The place to be in 1863 San Francisco is the bar in the Occidental Hotel on Montgomery Street where the legendary Jerry Thomas held sway – and where Mark Twain was seen to drink a cocktail or two.
A genial fellow guest, Edward Peron Hingston, author of the introduction to Mark Twain’s Innocents Abroad, was more than impressed by the work of the Occidental’s architect (ironically named Hyatt):
“An air of sumptuous splendor and easeful comfort strikes us immediately as we enter the doors … The interior fittings are those of a first-class hotel; the bedrooms are airy, the beds soft and large; the salle-a-manger is a spacious hall, with elaborate embellishments and columns of noble proportions. There are breakfast rooms and supper rooms, hot and cold baths for everybody, well-carpeted stairs, elegant drawing rooms for the use of the ladies, pianos of the best manufacture, and lounges and rocking chairs of the most luxurious construction.”
He was stunned by the magnificence of Jerry Thomas himslef – a showman “all ablaze with diamonds”. Jerry Thomas was a legend amongst drinkers, who had published in 1862 the first guide to American cocktails. Ambitious for the reputation of their hotel amongst wealthy travellers (soon to be Mark Twain, Robert Louis Stevenson, Waldo Emerson and, I think, Oscar Wilde – when he was on a tour that included a visit to Whitman: “the kiss of Walt Whitman is still on my lips”), the management seduced Thomas from the East Coast with a salary of $100 per week (at a time when Robert E Lee was being paid $75 a week and those of his Second Lieutenants who lived through Gettysburg, a paltry $20).
Generations of drinkers owe Jerry Thomas – and, in the mornings, blame him – for inventing what has become the Martini. Jerry’s recipe for The Martinez, as he called it, is:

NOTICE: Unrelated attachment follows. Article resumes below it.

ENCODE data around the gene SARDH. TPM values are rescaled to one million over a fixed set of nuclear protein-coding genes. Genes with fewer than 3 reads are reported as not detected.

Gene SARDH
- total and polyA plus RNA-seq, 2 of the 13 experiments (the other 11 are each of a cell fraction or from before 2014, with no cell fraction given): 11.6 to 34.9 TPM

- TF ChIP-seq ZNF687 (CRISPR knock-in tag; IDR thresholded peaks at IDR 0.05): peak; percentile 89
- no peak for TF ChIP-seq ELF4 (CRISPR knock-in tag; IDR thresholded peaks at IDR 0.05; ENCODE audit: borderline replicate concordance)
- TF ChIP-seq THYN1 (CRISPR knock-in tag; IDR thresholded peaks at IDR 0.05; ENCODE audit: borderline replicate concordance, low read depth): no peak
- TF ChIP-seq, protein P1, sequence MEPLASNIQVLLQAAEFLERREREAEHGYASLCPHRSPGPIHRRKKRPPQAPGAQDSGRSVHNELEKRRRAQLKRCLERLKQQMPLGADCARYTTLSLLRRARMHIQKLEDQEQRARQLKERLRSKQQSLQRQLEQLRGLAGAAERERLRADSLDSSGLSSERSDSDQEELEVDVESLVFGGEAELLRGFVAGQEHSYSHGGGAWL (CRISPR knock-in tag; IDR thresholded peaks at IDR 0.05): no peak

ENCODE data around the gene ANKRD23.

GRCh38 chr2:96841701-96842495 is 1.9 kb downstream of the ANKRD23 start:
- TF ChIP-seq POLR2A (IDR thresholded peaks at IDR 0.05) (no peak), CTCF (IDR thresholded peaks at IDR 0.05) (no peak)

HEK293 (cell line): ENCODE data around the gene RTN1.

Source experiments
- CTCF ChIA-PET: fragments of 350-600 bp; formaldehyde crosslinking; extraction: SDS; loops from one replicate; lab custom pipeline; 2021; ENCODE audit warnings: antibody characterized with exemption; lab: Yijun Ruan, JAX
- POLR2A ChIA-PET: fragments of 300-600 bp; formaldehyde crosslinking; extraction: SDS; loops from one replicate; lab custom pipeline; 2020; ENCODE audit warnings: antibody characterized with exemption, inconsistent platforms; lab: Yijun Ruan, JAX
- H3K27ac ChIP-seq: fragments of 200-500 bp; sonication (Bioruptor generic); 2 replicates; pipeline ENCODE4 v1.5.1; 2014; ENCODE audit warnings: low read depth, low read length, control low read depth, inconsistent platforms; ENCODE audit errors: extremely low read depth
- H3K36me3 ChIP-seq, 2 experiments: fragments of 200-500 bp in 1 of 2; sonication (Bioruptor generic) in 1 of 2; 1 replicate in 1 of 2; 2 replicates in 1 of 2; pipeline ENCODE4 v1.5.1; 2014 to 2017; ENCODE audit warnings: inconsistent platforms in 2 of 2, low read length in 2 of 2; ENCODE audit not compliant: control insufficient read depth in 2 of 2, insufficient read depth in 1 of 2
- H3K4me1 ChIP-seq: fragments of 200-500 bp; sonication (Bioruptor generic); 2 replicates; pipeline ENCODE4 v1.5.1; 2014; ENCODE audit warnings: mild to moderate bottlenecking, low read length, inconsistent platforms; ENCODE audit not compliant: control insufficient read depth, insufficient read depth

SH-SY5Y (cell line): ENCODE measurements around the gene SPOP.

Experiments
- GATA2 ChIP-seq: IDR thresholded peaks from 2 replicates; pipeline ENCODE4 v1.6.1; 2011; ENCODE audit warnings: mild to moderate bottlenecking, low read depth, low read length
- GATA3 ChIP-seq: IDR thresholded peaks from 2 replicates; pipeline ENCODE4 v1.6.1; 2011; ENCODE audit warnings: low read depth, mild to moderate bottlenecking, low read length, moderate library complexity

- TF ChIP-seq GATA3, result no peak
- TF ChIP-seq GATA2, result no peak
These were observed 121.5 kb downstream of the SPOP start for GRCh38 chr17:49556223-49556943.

- one dash of Boker’s Bitters (orange peel, cardamom and cinnamon)
- two dashes of Marashino
- one pony of Old Tom gin
- one wine glass of Vermouth
- two small lumps of ice (which he advised be washed first)
All to be shaken and strained into a large cocktail glass with a quarter of a lemon and … “if the guest prefers it very sweet, add two dashes of gum syrup”
We thought we owed it to historical research to try one or two of Jerry’s Martinez. I did – but the Captain was captivated instead by the flaming liquor arcing to and fro from the silver tumblers in Jerry’s bejewelled hands – his famous Blue Blazer (recipe below – but caveat emptor).
Jerry Thomas making a Blue Blazer (c) whiskey.com
All too soon, our earnest discussion of 1863 became lost in a gentle haze – out of which emerged a liveried waiter with the supper menu.
I have to say that the gastronomic world has regressed since 1863. As we sat in the multi-columned splendour of the dining room, a procession of extraordinary dishes found their way to me: Pickled Oysters, Green Turtle zu Vieux Madre, Filets of Turbotins a la Buena Vista, Riz de Veau Piques a la Cavour with Artichokes a la Barigoule, and a final flourish of Cabinet Pudding and Tokay Sauce.
But the Captain had ordered better: her feast started simply with Raw Tomatoes before moving on to Consomme de Volaille a la Royale, Vol au Vent of Oysters a la Baden Baden, followed by a flight of Pennsylvania Owls in Steward’s Sauce. Her pudding? – Champagne Jelly with Gum Drops.
I must confess to having reached over for a slice of tomato. The vegetable (confirmed as such by the Supreme Court in 1893 on the basis of its culinary usage not botanical category which confirms it as a fruit) was not like anything I had tasted in the twenty-first century – so much sweeter and without that troublingly perfect uniformity of colour and shape.
I have tried to say how significant was 1863 – and it was certainly a watershed for tomatoes. Though they had been in colonial America, perhaps since 1710,, they were still not popular: “an acquired taste” Ralph Waldo Emerson opined in 1856.
But, slowly, the vegetable had been gaining ground: the first cookbook to include tomato based recipes seems to have been The Virginia House-Wife by Mary Randolph published in 1824. And then ,in 1832, Dr John Bennet praised its health benefits and made good money and publicity for the vegetable by selling ‘tomato pills’ certain to cure a range of ailments.